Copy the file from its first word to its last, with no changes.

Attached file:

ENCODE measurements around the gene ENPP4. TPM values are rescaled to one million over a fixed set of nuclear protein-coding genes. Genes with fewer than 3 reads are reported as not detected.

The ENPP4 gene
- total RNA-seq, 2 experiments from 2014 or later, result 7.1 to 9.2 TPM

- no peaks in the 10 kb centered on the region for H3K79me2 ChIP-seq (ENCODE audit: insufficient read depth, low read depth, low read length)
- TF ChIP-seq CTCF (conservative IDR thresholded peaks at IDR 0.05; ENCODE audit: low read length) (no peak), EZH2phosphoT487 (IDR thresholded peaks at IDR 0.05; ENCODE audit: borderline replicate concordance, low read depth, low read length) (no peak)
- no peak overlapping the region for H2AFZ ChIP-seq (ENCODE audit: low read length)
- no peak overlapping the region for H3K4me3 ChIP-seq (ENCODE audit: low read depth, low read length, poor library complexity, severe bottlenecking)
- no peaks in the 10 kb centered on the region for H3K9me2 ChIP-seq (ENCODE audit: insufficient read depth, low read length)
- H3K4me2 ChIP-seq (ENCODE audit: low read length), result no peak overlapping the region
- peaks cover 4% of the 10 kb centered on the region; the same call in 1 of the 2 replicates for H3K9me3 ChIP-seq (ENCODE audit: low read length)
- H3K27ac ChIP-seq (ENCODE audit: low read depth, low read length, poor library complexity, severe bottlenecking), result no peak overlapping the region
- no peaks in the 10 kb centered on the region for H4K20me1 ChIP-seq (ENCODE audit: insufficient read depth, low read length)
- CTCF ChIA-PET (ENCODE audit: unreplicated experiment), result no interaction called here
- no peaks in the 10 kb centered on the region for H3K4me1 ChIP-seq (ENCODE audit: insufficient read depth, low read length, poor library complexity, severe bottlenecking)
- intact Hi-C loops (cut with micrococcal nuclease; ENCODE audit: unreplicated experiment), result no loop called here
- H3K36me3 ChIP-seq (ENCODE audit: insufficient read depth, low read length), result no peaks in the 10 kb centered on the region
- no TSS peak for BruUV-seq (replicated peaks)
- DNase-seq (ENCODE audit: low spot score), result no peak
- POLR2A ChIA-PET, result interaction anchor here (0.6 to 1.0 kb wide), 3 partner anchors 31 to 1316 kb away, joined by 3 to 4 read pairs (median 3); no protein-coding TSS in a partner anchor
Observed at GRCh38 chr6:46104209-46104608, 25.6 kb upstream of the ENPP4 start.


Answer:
ENCODE measurements around the gene ENPP4. TPM values are rescaled to one million over a fixed set of nuclear protein-coding genes. Genes with fewer than 3 reads are reported as not detected.

The ENPP4 gene
- total RNA-seq, 2 experiments from 2014 or later, result 7.1 to 9.2 TPM

- no peaks in the 10 kb centered on the region for H3K79me2 ChIP-seq (ENCODE audit: insufficient read depth, low read depth, low read length)
- TF ChIP-seq CTCF (conservative IDR thresholded peaks at IDR 0.05; ENCODE audit: low read length) (no peak), EZH2phosphoT487 (IDR thresholded peaks at IDR 0.05; ENCODE audit: borderline replicate concordance, low read depth, low read length) (no peak)
- no peak overlapping the region for H2AFZ ChIP-seq (ENCODE audit: low read length)
- no peak overlapping the region for H3K4me3 ChIP-seq (ENCODE audit: low read depth, low read length, poor library complexity, severe bottlenecking)
- no peaks in the 10 kb centered on the region for H3K9me2 ChIP-seq (ENCODE audit: insufficient read depth, low read length)
- H3K4me2 ChIP-seq (ENCODE audit: low read length), result no peak overlapping the region
- peaks cover 4% of the 10 kb centered on the region; the same call in 1 of the 2 replicates for H3K9me3 ChIP-seq (ENCODE audit: low read length)
- H3K27ac ChIP-seq (ENCODE audit: low read depth, low read length, poor library complexity, severe bottlenecking), result no peak overlapping the region
- no peaks in the 10 kb centered on the region for H4K20me1 ChIP-seq (ENCODE audit: insufficient read depth, low read length)
- CTCF ChIA-PET (ENCODE audit: unreplicated experiment), result no interaction called here
- no peaks in the 10 kb centered on the region for H3K4me1 ChIP-seq (ENCODE audit: insufficient read depth, low read length, poor library complexity, severe bottlenecking)
- intact Hi-C loops (cut with micrococcal nuclease; ENCODE audit: unreplicated experiment), result no loop called here
- H3K36me3 ChIP-seq (ENCODE audit: insufficient read depth, low read length), result no peaks in the 10 kb centered on the region
- no TSS peak for BruUV-seq (replicated peaks)
- DNase-seq (ENCODE audit: low spot score), result no peak
- POLR2A ChIA-PET, result interaction anchor here (0.6 to 1.0 kb wide), 3 partner anchors 31 to 1316 kb away, joined by 3 to 4 read pairs (median 3); no protein-coding TSS in a partner anchor
Observed at GRCh38 chr6:46104209-46104608, 25.6 kb upstream of the ENPP4 start.